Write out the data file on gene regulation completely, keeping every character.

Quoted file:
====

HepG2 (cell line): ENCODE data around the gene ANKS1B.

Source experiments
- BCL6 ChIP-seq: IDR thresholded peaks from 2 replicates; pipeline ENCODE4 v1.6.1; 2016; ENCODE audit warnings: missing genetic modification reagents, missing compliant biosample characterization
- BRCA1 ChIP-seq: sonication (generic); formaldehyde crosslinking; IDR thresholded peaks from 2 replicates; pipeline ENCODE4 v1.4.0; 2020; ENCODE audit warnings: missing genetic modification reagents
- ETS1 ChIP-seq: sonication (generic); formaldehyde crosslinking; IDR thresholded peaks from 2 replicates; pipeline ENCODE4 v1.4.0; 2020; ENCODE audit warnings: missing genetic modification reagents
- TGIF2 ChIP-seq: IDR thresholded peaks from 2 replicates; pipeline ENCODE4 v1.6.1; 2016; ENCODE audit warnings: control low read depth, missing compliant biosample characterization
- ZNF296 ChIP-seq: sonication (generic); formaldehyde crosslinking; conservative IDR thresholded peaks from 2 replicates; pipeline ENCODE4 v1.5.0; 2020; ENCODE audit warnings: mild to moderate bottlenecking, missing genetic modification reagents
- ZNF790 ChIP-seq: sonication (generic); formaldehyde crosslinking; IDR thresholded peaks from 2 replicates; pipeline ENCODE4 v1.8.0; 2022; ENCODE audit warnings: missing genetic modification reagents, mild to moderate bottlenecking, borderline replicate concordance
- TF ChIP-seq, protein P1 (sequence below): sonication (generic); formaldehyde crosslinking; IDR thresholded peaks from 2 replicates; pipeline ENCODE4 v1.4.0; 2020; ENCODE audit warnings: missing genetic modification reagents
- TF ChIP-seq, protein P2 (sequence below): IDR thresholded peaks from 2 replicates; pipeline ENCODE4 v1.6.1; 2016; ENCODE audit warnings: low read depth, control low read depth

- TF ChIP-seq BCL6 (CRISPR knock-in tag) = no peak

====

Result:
HepG2 (cell line): ENCODE data around the gene ANKS1B.

Source experiments
- BCL6 ChIP-seq: IDR thresholded peaks from 2 replicates; pipeline ENCODE4 v1.6.1; 2016; ENCODE audit warnings: missing genetic modification reagents, missing compliant biosample characterization
- BRCA1 ChIP-seq: sonication (generic); formaldehyde crosslinking; IDR thresholded peaks from 2 replicates; pipeline ENCODE4 v1.4.0; 2020; ENCODE audit warnings: missing genetic modification reagents
- ETS1 ChIP-seq: sonication (generic); formaldehyde crosslinking; IDR thresholded peaks from 2 replicates; pipeline ENCODE4 v1.4.0; 2020; ENCODE audit warnings: missing genetic modification reagents
- TGIF2 ChIP-seq: IDR thresholded peaks from 2 replicates; pipeline ENCODE4 v1.6.1; 2016; ENCODE audit warnings: control low read depth, missing compliant biosample characterization
- ZNF296 ChIP-seq: sonication (generic); formaldehyde crosslinking; conservative IDR thresholded peaks from 2 replicates; pipeline ENCODE4 v1.5.0; 2020; ENCODE audit warnings: mild to moderate bottlenecking, missing genetic modification reagents
- ZNF790 ChIP-seq: sonication (generic); formaldehyde crosslinking; IDR thresholded peaks from 2 replicates; pipeline ENCODE4 v1.8.0; 2022; ENCODE audit warnings: missing genetic modification reagents, mild to moderate bottlenecking, borderline replicate concordance
- TF ChIP-seq, protein P1 (sequence below): sonication (generic); formaldehyde crosslinking; IDR thresholded peaks from 2 replicates; pipeline ENCODE4 v1.4.0; 2020; ENCODE audit warnings: missing genetic modification reagents
- TF ChIP-seq, protein P2 (sequence below): IDR thresholded peaks from 2 replicates; pipeline ENCODE4 v1.6.1; 2016; ENCODE audit warnings: low read depth, control low read depth

- TF ChIP-seq BCL6 (CRISPR knock-in tag) = no peak